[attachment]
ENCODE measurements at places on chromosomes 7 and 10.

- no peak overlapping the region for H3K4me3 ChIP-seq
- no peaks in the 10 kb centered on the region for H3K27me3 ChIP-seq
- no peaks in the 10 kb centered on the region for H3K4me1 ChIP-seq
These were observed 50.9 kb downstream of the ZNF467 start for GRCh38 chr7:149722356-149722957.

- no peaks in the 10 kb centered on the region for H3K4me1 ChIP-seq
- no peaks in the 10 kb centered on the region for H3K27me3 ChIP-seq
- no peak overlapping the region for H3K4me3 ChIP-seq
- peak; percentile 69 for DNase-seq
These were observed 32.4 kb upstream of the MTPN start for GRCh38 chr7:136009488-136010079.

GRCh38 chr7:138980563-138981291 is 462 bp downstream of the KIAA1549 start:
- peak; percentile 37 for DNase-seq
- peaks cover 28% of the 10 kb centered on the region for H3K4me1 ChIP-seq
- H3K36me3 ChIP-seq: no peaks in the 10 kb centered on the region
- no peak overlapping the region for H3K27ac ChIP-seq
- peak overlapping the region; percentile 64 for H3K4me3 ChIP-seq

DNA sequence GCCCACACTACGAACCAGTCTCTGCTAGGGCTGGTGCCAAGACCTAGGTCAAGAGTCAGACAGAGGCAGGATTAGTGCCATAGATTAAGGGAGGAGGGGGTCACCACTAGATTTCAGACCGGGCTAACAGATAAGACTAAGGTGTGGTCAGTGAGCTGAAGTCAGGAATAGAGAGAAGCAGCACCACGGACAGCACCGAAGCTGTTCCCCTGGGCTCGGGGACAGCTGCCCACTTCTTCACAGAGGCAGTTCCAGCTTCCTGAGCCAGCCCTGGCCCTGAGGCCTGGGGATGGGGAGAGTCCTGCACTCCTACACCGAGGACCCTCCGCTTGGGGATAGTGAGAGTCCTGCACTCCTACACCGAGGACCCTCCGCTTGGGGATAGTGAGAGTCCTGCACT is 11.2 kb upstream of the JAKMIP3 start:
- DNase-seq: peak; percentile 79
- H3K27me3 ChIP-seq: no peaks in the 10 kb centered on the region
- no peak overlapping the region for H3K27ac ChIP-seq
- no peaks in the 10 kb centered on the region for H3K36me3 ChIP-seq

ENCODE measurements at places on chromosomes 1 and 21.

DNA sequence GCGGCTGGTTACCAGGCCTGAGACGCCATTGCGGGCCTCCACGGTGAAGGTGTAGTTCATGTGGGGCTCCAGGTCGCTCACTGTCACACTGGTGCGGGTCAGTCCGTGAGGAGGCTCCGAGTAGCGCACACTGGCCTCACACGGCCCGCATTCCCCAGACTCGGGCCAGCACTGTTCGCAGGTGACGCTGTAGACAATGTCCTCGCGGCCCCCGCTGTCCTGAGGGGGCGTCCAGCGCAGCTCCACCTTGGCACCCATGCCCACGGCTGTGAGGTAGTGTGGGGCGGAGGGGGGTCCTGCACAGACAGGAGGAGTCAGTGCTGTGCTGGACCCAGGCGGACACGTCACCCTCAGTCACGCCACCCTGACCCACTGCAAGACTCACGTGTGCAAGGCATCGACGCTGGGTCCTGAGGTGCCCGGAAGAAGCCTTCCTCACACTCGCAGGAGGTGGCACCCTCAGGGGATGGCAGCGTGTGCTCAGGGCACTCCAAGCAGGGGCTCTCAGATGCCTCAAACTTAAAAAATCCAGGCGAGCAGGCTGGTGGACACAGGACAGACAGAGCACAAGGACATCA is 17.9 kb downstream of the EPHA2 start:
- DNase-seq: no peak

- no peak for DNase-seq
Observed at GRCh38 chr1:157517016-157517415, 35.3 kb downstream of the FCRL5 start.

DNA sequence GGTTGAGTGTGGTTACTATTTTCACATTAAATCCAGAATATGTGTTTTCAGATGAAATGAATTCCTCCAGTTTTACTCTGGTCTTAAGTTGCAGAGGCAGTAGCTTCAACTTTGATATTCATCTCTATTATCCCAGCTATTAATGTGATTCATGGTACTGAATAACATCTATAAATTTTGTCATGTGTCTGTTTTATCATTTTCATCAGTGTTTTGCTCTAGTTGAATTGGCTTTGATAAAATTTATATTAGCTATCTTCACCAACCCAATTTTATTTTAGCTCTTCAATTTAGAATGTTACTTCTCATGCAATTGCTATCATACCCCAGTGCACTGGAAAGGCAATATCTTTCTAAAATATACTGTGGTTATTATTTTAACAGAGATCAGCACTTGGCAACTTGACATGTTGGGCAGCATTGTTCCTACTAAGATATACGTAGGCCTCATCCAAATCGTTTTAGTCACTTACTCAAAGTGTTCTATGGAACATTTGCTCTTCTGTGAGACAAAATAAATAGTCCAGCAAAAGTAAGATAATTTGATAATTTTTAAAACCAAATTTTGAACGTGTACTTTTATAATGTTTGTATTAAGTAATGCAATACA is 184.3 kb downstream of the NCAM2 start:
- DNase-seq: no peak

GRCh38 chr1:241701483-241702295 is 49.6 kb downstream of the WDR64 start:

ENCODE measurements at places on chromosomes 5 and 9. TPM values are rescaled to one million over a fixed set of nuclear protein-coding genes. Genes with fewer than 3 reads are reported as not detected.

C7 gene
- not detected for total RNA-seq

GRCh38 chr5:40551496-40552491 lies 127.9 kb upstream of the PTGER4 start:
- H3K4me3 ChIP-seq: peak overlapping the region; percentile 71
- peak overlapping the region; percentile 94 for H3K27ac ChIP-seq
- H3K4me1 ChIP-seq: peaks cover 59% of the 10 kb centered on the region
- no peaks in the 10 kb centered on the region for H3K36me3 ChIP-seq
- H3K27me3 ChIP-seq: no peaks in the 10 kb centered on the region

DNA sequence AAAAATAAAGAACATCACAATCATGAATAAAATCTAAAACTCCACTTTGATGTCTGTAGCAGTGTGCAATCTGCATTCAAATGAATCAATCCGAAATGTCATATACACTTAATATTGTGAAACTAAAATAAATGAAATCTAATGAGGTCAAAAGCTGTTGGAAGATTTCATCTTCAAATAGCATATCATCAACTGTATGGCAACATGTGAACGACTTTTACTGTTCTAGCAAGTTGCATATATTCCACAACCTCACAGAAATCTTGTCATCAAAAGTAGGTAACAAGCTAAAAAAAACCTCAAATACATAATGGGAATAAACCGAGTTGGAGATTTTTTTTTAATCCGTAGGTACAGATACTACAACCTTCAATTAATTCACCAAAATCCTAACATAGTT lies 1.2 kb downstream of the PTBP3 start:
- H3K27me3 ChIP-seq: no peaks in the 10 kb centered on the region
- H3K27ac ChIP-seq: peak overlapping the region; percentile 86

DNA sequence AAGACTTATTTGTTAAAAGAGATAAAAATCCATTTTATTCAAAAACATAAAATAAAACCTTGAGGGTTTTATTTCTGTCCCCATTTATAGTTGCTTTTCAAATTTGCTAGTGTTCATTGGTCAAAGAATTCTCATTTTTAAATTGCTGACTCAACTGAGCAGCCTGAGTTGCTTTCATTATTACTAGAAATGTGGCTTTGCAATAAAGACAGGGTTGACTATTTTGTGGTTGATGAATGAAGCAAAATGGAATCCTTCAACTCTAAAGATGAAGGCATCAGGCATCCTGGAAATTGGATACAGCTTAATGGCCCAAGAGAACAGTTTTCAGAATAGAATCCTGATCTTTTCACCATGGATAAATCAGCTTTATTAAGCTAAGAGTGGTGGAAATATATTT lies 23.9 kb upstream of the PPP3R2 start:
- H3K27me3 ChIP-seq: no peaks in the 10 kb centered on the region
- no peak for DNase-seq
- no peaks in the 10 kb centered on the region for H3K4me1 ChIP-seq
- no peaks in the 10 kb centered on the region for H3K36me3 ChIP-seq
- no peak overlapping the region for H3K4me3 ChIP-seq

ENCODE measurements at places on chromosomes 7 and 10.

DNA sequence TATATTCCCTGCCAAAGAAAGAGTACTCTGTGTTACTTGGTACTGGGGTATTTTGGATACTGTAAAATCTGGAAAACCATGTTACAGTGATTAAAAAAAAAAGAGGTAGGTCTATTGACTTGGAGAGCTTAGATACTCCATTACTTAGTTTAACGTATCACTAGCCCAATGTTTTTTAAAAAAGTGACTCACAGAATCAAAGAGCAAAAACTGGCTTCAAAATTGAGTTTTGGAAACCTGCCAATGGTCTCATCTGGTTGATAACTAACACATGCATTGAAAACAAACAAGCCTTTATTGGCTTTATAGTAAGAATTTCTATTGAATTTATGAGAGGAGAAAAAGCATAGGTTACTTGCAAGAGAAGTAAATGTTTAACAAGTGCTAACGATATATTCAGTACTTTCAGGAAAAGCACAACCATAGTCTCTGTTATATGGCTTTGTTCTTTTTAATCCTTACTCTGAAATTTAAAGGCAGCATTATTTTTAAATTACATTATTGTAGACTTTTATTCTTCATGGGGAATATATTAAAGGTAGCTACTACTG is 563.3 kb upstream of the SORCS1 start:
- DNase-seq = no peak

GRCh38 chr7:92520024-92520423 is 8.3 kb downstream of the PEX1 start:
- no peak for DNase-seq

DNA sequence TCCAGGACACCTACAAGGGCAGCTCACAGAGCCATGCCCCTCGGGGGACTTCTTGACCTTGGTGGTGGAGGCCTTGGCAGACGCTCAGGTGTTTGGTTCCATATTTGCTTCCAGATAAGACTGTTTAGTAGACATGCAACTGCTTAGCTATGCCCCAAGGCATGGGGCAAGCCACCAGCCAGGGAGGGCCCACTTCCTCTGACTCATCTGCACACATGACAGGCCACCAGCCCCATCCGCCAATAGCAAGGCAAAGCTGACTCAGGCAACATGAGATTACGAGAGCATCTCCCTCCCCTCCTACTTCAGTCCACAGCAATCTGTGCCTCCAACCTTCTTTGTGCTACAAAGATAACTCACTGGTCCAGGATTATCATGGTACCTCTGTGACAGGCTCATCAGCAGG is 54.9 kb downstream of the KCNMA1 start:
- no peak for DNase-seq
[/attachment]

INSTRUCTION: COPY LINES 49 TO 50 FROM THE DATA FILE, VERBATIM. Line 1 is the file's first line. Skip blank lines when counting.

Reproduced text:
DNA sequence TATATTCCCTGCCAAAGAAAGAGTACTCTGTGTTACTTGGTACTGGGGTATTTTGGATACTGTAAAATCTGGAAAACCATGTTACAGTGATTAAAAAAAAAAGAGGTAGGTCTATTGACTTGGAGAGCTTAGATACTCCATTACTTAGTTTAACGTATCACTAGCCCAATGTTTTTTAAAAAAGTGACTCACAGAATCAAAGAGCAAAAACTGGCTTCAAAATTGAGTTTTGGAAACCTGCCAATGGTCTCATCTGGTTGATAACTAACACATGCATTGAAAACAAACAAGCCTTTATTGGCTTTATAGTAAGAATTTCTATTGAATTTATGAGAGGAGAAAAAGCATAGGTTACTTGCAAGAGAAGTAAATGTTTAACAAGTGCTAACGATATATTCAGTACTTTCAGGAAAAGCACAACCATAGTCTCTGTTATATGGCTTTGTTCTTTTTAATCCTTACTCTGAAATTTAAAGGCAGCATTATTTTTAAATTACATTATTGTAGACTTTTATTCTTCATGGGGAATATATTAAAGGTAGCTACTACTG is 563.3 kb upstream of the SORCS1 start:
- DNase-seq = no peak